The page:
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Chenopodium atrovirens

Higher Taxonomy
Family: ChenopodiaceaeView DescriptionDichotomous Key

Habit: Annual to shrub; hairs simple, stellate, or glandular; plants in several genera scaly, mealy, or powdery from collapsed glands; monoecious, dioecious, with bisexual flowers, or with both bisexual and unisexual flowers. Stem: occasionally fleshy. Leaf: blade simple, generally alternate, occasionally fleshy or reduced to scales, veins pinnate; stipules 0. Inflorescence: raceme, spike, catkin-like, spheric head, axillary clusters of flowers, or flowers 1; bracts 0--5, herbaceous, generally persistent or strongly modified in fruit, wings, tubercles or spines present or 0. Flower: bisexual or unisexual, small, generally green; calyx parts (1)3--5, or 0 in pistillate flowers, free or fused basally (or +- throughout), leaf-like in texture, membranous, or fleshy, deciduous or not, often strongly modified in fruit; corolla 0; stamens 1--5, opposite sepals, filaments free, equal; anthers 4-chambered; ovary superior (1/2-inferior), chamber 1; ovule 1; styles, stigmas 1--4 (or stigmas sessile). Fruit: achene or utricle, generally falling with persistent calyx or bracts. Seed: 1, small, lenticular to spheric; seed coat smooth to finely dotted, warty, net-like, or prickly, margin occasionally winged.
Genera In Family: 100 genera, 1500 species: worldwide, especially deserts, saline or alkaline soils; some cultivated for food (Beta vulgaris subsp. vulgaris, beet, Swiss chard; Spinacia oleracea L., spinach; Chenopodium quinoa Willd., quinoa); and some worldwide, naturalized ruderal or noxious agricultural weeds. Note: Nitrophila treated in Amaranthaceae, Sarcobatus treated in Sarcobataceae. Key to genera revised by Elizabeth H. Zacharias to incorporate Extriplex and Stutzia, 2 genera segregated from Atriplex.
eFlora Treatment Author: Mihai Costea, family description, key to genera, revised by Thomas J. Rosatti & Elizabeth H. Zacharias
Scientific Editor: Bruce G. Baldwin, David J. Keil, Thomas J. Rosatti.
Genus: ChenopodiumView DescriptionDichotomous Key

Habit: Annual or perennial herb, glabrous or powdery. Stem: branches 0 to generally erect (spreading). Leaf: generally petioled; blade linear to deltate or diamond-shaped, entire to lobed or toothed, reduced distally on stem; proximal leaves generally early-deciduous. Inflorescence: spheric clusters or flower 1, in spikes, or panicle-like, generally dense; bracts generally 0; flowers generally sessile. Flower: sepals generally 5, fused or not, persistent, flat to keeled; stamens generally 5; stigmas 2(5). Fruit: enclosed or subtended by calyx; fruit wall membranous or papery, free or attached to seed and generally loosening in age. Seed: vertical or horizontal, lenticular to +- spheric, red-brown to black; wall thin.
Species In Genus: +- 100 species: temperate; some cultivated for food or grain. Etymology: (Greek: goose foot, from leaf shape of some species) Note: Fruit generally required for identification. Other species in TJM (1993) now treated in Dysphania.
Unabridged Note: Powder on plants from small, inflated hairs.
eFlora Treatment Author: Steven E. Clemants & Nuri Benet-Pierce

Chenopodium atrovirens Rydb.
Habit: Annual, erect, 7--60 cm, many-branched generally from base. Leaf: petiole generally strongly upcurved; blade 9--25 mm, length 2--3 × width, narrowly oblong or elliptic, generally prominently 3-veined, moderately to densely powdery, entire or occasionally 1--2 pairs of lobes near base, base generally rounded to tapered, tip generally obtuse to round, occasionally small-pointed at tip. Inflorescence: clusters in axillary and terminal spikes and panicles. Flower: sepals obovate, +- keeled, sparsely powdery, not enclosing fruit in age, tip rounded. Fruit: 1--1.5 mm diam; fruit wall smooth, attached to seed, loose in age. Seed: horizontal; seed coat wrinkled abaxially; margin thinly ridged. Chromosomes: 2n=18.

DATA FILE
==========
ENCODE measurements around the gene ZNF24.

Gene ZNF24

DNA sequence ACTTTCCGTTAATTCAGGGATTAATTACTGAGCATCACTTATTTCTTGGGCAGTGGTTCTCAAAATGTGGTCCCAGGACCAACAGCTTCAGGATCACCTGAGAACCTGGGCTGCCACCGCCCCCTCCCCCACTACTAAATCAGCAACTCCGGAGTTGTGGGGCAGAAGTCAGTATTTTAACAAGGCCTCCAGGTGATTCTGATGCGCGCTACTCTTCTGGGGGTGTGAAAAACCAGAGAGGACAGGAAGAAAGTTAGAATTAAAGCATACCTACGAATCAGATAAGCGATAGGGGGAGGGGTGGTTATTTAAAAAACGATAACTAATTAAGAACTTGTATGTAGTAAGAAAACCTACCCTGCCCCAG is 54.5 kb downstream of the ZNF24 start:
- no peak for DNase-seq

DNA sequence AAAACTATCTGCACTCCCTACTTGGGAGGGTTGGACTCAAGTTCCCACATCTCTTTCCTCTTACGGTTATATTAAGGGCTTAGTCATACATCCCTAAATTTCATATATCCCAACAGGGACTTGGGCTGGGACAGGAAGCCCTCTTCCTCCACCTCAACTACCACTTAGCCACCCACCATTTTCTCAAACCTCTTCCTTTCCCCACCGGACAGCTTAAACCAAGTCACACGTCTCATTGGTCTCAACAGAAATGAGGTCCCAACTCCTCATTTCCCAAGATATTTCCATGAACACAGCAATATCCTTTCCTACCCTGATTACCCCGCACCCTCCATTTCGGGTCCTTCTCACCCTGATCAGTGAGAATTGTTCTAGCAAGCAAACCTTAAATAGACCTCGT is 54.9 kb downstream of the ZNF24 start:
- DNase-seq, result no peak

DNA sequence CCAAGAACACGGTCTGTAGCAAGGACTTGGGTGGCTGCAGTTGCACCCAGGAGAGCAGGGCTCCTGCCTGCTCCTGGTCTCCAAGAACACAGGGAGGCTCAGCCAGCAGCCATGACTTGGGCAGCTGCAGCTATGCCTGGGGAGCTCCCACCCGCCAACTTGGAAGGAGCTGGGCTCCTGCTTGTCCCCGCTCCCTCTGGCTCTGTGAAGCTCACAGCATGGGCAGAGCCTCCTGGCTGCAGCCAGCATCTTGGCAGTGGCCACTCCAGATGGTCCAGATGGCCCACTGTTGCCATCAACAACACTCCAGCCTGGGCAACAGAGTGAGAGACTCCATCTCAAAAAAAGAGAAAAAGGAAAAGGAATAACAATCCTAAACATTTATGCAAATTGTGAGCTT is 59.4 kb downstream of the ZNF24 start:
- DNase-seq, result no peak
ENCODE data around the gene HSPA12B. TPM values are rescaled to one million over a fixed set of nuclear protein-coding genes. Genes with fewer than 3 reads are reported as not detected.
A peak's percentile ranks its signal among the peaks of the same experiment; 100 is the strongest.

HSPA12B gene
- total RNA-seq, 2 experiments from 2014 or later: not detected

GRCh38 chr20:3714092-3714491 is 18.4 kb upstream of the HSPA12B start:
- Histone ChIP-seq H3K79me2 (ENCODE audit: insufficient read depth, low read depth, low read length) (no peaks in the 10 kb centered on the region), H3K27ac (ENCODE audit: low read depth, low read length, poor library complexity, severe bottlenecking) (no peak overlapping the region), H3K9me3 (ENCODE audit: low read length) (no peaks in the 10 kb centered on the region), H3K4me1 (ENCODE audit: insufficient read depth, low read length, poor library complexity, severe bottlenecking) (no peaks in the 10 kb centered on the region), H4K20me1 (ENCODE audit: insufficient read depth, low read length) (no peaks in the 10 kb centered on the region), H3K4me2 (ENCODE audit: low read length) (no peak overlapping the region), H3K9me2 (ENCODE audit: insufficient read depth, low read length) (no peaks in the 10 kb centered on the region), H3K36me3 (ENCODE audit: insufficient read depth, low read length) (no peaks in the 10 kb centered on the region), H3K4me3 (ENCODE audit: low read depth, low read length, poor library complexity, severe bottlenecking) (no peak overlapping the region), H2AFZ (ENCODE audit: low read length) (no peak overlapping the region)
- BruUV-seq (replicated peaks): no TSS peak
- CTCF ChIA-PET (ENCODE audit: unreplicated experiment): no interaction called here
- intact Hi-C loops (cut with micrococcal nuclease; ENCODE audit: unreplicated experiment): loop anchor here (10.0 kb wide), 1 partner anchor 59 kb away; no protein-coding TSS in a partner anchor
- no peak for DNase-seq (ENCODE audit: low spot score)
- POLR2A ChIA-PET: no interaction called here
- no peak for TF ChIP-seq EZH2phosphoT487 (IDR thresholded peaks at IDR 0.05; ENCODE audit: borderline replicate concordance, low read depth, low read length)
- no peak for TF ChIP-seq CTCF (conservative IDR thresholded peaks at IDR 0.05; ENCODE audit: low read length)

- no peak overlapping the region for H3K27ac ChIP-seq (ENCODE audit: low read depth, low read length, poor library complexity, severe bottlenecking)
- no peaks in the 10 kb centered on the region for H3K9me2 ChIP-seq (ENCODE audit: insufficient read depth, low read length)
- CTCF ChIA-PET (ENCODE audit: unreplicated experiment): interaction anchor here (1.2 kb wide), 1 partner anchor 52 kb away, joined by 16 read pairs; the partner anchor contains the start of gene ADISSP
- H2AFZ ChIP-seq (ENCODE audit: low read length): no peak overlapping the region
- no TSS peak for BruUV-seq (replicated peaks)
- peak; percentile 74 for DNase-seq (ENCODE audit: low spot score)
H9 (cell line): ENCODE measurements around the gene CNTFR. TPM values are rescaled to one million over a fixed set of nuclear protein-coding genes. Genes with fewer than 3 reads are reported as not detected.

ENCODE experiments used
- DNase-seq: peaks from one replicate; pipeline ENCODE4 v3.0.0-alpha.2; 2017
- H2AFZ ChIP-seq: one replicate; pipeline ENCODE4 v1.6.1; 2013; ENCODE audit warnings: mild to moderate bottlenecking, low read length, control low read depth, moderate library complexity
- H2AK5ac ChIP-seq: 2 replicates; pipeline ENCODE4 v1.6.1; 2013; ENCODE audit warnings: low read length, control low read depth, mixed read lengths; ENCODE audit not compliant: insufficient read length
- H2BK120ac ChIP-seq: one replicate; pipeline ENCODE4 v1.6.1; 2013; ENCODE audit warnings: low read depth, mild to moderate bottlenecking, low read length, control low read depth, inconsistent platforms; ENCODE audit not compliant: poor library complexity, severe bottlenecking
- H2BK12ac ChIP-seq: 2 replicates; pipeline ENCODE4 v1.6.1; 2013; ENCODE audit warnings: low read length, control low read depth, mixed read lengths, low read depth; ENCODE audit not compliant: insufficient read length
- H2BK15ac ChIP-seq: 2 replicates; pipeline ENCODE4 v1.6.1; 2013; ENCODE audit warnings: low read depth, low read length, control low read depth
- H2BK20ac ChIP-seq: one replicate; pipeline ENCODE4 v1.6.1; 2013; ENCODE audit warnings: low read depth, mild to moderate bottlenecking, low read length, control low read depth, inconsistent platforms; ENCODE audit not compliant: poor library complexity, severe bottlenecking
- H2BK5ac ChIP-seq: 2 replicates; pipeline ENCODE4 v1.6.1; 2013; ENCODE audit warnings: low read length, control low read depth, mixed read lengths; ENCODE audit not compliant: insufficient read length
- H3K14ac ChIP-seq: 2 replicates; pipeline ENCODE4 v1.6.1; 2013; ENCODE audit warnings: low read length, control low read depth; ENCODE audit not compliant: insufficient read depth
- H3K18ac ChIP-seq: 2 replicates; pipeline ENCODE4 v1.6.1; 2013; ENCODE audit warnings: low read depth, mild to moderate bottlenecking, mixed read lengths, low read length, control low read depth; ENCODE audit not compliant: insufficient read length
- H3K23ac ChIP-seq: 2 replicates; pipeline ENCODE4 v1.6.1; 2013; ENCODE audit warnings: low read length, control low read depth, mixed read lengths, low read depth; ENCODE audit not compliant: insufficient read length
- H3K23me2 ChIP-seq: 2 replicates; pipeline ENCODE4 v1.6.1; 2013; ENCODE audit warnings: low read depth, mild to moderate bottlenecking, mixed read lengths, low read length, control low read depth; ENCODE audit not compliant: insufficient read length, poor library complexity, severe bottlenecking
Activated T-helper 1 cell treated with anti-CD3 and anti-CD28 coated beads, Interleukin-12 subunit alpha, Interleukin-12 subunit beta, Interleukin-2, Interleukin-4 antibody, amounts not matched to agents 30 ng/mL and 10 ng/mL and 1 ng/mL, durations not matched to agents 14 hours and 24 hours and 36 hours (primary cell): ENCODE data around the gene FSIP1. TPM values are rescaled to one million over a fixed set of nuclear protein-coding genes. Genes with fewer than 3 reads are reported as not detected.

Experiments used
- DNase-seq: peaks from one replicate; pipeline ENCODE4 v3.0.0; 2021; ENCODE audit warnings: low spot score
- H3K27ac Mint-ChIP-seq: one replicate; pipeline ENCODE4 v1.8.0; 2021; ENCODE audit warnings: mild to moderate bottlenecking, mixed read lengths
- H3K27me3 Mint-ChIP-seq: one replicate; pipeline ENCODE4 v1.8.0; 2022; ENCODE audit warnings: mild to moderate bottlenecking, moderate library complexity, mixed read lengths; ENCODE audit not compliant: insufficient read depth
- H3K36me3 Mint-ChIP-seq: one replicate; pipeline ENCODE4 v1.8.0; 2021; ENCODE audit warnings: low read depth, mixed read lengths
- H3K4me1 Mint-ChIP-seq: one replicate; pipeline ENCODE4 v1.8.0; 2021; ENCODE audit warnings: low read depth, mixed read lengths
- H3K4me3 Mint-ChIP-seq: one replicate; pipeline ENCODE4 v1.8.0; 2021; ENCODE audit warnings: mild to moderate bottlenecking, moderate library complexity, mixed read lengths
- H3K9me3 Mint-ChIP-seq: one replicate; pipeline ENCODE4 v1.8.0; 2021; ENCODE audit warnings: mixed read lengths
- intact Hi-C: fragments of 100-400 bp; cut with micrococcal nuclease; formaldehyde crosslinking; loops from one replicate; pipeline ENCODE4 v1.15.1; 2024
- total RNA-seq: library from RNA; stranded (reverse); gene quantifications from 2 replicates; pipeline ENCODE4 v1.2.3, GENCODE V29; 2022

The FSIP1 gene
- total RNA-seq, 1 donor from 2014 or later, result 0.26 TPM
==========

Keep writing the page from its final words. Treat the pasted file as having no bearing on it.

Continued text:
Ecology: Open places, scrub, woodland, conifer forest; Elevation: 300--3500 m. Bioregional Distribution: NW, CaR, SN, SnBr, PR, GB, n DMoj; Distribution Outside California: to Wyoming, central United States, New Mexico. Flowering Time: Jul--Sep Note: +- like Chenopodium pratericola.
eFlora Treatment Author: Steven E. Clemants & Nuri Benet-Pierce
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botanical illustration including Chenopodium atrovirens


Citation for this treatment: Steven E. Clemants & Nuri Benet-Pierce 2016. Chenopodium atrovirens, in Jepson Flora Project (eds.) Jepson eFlora,, accessed on October 25, 2016.

Citation for the whole project: Jepson Flora Project (eds.) 2016. Jepson eFlora,, accessed on October 25, 2016.

Geographic subdivisions for Chenopodium atrovirens:
NW, CaR, SN, SnBr, PR, GB, n DMoj;
Markers link to CCH specimen records. Yellow markers indicate records that may provide evidence for eFlora range revision or may have georeferencing or identification issues. Purple markers indicate specimens collected from a garden, greenhouse, or other non-wild location.
map of distribution 1
(Note: any qualifiers in the taxon distribution description, such as 'northern', 'southern', 'adjacent' etc., are not reflected in the map above, and in some cases indication of a taxon in a subdivision is based on a single collection or author-verified occurence).

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Data provided by the participants of the Consortium of California Herbaria.
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CCH collections by month

Duplicates counted once; synonyms included.
Species do not include records of infraspecific taxa.
Blue line denotes eFlora flowering time.